Specializing in compact and miniature orchids suitable
for under lights and windowsill culture

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            Humidity is fairly important to long term orchid health. We try to maintain humidity above fifty percent. This can be achieved by grouping plants close together and putting them on humidity trays.
            Of course, you'll need a hygrometer to tell you what your humidity is... The unit shown below is both a hygrometer and a thermometer that tells the current, minimum, and maximum temperature in two locations (at the base unit and at a remote sensor).

            Humidity trays can be made from about anything that will hold water. The trick is to support the orchids above the water and not let them sit in it. Simple rectangular humidity trays can be made from ordinary 1020 (ten by twenty inches) seedling flats used to start vegetable and herb seeds. We recommend doubling or tripling them up especially if they are not the more sturdy kinds. Light diffusing "egg crate" (see below), found in four by two foot sheets in the lighting or ceiling tile section of your favorite hardware store, can then be cut with sturdy snips to fit just inside or on top of the nested seedling flats. We use plastic cups cut to size with holes in the bottoms under the light diffuser in the center of the trays to prevent them from sagging and breaking.

            Egg crate light diffuser...

            Some suggest using pebbles in the tray instead of light diffuser to support the plants above the water. We have tried this and found that trays with pebbles will naturally hold less water, they are difficult to drain, they will be quite heavy, and bugs seem to like to hide down between the rocks. On the other hand, pebbles are inexpensive and they will provide slightly more humidity as they increase the surface area of the water allowing additional evaporation.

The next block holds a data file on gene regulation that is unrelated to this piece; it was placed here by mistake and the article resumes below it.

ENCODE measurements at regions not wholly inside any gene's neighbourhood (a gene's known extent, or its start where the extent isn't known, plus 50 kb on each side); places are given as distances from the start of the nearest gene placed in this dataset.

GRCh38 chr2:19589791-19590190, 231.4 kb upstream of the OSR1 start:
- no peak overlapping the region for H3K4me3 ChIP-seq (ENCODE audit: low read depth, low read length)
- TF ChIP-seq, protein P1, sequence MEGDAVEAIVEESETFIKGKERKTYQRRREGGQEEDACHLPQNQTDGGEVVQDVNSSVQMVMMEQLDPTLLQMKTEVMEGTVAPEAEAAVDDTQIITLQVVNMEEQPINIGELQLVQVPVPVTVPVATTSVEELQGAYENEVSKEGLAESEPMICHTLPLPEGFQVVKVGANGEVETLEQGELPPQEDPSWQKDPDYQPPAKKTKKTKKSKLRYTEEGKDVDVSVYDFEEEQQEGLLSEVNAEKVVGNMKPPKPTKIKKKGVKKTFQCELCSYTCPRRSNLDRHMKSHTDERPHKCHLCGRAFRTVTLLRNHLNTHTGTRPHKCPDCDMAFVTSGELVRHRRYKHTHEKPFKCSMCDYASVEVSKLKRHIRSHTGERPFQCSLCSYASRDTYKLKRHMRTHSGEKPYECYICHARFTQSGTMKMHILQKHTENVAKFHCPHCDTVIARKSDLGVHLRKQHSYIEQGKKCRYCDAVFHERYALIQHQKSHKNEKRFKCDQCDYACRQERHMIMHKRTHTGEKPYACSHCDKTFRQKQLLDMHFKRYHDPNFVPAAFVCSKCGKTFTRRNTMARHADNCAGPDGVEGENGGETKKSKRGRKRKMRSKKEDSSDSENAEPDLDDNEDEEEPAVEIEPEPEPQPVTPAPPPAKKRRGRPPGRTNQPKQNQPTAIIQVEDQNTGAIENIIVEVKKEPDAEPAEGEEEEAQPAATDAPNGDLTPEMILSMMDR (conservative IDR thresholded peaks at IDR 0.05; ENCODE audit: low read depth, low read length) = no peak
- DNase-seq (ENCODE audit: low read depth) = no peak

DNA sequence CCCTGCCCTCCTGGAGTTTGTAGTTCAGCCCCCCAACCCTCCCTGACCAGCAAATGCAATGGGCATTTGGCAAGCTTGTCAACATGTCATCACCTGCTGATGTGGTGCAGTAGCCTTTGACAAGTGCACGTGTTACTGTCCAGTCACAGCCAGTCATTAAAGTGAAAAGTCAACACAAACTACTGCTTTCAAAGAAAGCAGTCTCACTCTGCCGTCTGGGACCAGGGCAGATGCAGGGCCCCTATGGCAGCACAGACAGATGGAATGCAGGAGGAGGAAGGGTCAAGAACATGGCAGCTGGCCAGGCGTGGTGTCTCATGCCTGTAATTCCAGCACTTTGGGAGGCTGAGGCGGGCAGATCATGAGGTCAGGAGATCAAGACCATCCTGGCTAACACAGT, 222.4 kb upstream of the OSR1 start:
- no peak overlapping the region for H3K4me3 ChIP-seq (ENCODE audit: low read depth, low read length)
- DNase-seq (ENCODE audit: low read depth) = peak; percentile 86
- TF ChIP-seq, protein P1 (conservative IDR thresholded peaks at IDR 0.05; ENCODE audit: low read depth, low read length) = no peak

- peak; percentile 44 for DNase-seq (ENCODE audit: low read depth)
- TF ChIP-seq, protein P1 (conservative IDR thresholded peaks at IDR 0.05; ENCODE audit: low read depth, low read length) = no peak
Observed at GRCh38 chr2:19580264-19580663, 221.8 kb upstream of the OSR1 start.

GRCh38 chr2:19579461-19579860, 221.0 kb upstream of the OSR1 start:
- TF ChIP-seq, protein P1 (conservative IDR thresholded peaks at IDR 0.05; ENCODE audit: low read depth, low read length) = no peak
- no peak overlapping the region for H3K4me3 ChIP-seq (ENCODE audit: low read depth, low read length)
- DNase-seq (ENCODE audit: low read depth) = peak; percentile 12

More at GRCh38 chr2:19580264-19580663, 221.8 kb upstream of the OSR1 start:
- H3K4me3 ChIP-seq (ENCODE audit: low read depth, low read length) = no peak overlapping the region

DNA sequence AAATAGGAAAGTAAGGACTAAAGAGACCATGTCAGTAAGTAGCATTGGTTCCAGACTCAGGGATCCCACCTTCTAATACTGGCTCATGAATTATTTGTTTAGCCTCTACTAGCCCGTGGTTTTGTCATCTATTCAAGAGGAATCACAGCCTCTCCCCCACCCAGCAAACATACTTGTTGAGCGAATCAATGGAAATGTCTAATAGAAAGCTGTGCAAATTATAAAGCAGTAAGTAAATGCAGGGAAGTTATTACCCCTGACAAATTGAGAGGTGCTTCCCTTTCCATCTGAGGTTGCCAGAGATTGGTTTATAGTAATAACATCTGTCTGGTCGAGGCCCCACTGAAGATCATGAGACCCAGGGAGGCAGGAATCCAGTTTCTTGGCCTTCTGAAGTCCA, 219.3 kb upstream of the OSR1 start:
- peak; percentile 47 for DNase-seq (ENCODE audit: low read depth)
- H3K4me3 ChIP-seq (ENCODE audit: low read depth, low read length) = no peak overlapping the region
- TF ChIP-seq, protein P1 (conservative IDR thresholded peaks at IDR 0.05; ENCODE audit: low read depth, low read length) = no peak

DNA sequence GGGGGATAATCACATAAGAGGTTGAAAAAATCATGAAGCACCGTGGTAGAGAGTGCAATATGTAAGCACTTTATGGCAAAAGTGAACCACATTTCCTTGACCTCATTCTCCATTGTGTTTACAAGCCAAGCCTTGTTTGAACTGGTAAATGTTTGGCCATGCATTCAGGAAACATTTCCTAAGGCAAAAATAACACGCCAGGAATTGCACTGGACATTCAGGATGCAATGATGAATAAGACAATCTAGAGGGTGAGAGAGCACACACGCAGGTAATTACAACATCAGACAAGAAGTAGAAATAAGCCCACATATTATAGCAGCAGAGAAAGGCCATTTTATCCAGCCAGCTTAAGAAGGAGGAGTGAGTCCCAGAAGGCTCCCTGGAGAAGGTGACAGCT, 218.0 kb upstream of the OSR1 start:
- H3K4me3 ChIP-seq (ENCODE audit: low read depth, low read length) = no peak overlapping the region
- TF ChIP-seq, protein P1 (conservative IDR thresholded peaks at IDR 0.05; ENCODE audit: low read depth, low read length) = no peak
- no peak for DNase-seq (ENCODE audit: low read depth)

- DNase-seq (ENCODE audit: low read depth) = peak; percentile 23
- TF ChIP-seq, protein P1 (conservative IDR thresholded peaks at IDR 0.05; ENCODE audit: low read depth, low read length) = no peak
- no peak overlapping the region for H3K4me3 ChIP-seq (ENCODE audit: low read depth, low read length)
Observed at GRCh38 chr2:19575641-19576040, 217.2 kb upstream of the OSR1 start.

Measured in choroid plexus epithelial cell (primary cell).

If you will be watering your plants over the tray, maybe the light diffuser version would work better. If you water your plants in the sink or tub, pebbles will work fine. In either case, add a small amount of chlorine bleach or quaternary ammonium salts (Physan 20, RD-20) disinfectant to the humidity tray water on a regular basis to cut down on pathogens, pests, algae, and odors that may linger there.

            Cat litter pans, under-cage trays (from small animal cages), shallow storage containers, etc. can easily be made into inexpensive humidity trays.

            Humidifiers, obviously, can also be used. Warm mist humidifiers are quiet to run and are usually filterless; whereas cool mist humidifiers can use filters that require periodic replacement and they are powered by sometimes noisy electric fans. Warm mist humidifiers may be useful in helping achieve nighttime temperature drops by simply turning them off in the evening. Most humidifiers available can be filled with tap water, but we highly recommend using some sort of purified water- distilled, deionized, reverse osmosis water. This will extend the life of the humidifier and any filters used, and make it easier to keep the unit clean. Note that spring water is not purified water. It may contain more dissolved solids than your tap water.

            If you have difficulty maintaining humidity in your growing area, consider potting in plastic pots instead of clay. Potting Phalaenopsis in high quality sphagnum moss such as New Zealand or Chilean types will also help as it dries slower and more evenly than bark mixes.

            Misting will also help increase humidity for a short time. It is useful for young seedlings or freshly potted plants, but not for humidifying an entire room or greenhouse unless it is done several times during the day. Water should not sit on the leaves or in crowns overnight,and misting should not be so excessive as to cause constantly wet medium.

            Evaporative coolers, discussed more in the section on temperature, will also increase the humidity of the growing area.

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